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Review: The King and I

Lincoln Center Theater's The King and I arrives this spring much like the ship Chow Phya heaves into view of Bangkok on the Vivian Beaumont stage: a majestic vessel of excellent construction, expertly piloted and bringing with it many wonderful things—starting with Kelli O'Hara

Time Out says
  • 5 out of 5 stars
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Review: Finding Neverland

Manic, childish applause might cure the poisoned fairy Tinker Bell, but it's not medicine enough for Finding Neverland, the awkward, garish and manipulative musical based on the 2004 Miramax film about playwright J.M. Barrie and the boys who inspired Peter Pan

Time Out says
  • 2 out of 5 stars
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Shows opening this week

New York theater’s best plays and musicals are opening on Broadway and Off this week. Don’t miss out!

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Review: It Shoulda Been You

The best way to enjoy the madcap, madly old-hat It Shoulda Been You is to pretend it’s a lost TV relic from the 1970s. The shortcomings of Brian Hargrove and Barbara Anselmi’s mossy new show, about an interfaith wedding gone awry, are easier to forgive through a lens of affectionate camp: the dated stereotypes of pushy Jews and boozy WASPs, the creaky farcical contrivances, the hokey-schmaltzy jokes. (The opening pages of the script provided to critics are printed in Comic Sans.) But while the antics are predictable—aside from one huge, implausible twist—they’re not unenjoyable, thanks to a seasoned and flavorful all-star ensemble. Remember the Broadway episodes of The Love Boat? This is the Love Boat version of Broadway. David Hyde Pierce’s direction is generous with the spotlight. Lisa Howard holds the plot together capably as Jenny, the long-suffering sister of the bride (a doll-like Sierra Boggess), and Josh Grisetti is great as an ardent ex-boyfriend. But it’s the veterans who keep the show afloat: Tyne Daly as the bride’s overbearing mother, Harriet Harris as the poisonous mother of the groom, Edward Hibbert as an omniscient wedding planner. Though the cake is stale, they decorate it well. It shoulda been better but it coulda been worse.—Adam Feldman Brooks Atkinson Theatre (Broadway). Book and lyrics by Brian Hargrove. Music by Barbara Anselmi. Directed by David Hyde Pierce. With Lisa Howard, Tyne Daly, Harriet Harri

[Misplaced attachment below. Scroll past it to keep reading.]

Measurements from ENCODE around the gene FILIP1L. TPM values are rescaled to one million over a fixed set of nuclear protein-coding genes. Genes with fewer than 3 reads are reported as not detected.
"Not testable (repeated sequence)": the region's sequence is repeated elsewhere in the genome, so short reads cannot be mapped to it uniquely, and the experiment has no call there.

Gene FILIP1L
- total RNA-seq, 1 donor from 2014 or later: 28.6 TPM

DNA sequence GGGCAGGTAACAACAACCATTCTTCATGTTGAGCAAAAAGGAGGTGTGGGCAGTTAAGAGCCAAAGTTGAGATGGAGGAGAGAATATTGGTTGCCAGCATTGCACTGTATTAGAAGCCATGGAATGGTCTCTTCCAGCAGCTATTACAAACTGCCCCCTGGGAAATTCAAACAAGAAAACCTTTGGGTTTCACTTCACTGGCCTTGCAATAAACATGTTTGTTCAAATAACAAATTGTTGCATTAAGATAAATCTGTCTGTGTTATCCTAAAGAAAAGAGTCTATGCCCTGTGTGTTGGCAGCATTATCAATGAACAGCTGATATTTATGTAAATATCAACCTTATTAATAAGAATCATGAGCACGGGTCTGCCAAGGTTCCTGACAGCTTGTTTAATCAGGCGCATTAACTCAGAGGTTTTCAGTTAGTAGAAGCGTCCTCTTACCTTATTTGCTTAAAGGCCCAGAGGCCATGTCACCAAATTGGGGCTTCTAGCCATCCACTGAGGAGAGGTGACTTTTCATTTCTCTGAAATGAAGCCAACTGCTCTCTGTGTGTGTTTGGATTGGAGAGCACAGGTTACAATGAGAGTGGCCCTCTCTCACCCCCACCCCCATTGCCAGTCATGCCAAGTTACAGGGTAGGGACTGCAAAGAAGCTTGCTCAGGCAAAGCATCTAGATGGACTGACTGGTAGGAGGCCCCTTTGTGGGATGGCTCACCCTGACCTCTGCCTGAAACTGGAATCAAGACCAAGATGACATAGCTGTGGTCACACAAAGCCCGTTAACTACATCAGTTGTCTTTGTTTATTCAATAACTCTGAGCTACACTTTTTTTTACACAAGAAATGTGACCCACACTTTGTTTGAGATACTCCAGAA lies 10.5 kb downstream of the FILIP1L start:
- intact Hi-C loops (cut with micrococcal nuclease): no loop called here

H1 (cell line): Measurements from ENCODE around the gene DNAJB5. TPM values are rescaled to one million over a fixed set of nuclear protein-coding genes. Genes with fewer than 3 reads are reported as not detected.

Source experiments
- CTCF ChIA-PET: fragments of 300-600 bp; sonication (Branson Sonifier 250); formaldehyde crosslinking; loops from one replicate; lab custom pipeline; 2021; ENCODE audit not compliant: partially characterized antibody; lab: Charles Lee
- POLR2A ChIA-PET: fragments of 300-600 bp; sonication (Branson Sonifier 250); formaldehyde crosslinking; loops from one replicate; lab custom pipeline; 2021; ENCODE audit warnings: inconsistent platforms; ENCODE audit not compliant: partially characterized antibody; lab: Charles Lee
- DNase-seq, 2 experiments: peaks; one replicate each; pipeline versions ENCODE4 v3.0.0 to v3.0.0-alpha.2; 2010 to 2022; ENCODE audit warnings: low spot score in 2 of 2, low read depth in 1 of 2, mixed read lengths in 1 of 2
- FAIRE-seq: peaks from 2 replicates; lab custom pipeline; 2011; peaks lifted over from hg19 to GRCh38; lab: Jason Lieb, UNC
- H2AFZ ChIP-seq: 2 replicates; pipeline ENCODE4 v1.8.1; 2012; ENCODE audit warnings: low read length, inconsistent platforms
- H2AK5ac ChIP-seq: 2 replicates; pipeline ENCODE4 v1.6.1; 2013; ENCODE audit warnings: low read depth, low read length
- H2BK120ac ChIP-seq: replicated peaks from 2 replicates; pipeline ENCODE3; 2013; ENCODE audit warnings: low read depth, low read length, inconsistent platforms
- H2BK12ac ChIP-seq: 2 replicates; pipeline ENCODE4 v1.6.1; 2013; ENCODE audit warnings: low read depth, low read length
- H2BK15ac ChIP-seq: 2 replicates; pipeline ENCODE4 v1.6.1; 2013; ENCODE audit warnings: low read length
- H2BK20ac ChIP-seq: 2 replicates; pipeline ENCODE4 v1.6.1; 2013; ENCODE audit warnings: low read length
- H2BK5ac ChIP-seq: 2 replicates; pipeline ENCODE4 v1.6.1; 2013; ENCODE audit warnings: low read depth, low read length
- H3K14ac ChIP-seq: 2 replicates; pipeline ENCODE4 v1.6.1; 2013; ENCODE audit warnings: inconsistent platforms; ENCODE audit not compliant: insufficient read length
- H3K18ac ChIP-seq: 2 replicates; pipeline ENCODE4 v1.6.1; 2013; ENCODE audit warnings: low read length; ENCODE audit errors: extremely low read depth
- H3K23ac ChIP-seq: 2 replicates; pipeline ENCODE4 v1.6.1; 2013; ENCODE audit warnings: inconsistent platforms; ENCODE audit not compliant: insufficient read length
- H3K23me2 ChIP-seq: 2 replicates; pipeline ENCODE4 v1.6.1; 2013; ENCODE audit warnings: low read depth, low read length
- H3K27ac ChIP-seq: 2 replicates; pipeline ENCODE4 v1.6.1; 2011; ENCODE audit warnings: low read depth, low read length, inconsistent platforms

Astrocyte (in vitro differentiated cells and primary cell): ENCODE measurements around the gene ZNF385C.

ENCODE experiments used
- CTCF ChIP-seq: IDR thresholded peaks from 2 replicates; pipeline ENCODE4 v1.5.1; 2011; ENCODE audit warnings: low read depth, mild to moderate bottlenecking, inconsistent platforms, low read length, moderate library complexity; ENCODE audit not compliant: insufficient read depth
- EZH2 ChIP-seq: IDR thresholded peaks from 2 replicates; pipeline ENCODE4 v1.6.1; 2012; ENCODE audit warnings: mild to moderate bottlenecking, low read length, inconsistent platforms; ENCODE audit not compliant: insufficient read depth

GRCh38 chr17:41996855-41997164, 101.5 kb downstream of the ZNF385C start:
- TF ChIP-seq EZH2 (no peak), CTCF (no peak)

Time Out says
  • 3 out of 5 stars
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Top Bottoms of Burlesque

Chorus boys and girls show off their assets for Broadway Bares’ annual fundraiser

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Time Out's picks

The best shows on Broadway and off, as chosen by Time Out's critics.

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Best Broadway shows

The perfect short list of the most exciting plays, musicals and revivals on Broadway.

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Off Broadway shows

Reviews and tickets for Off Broadway shows in New York

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Off-Off Broadway shows

Reviews and tickets for Off-Off Broadway shows in New York.

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Theater tickets and offers

Gazillion Bubble Show

Now $45, Was $75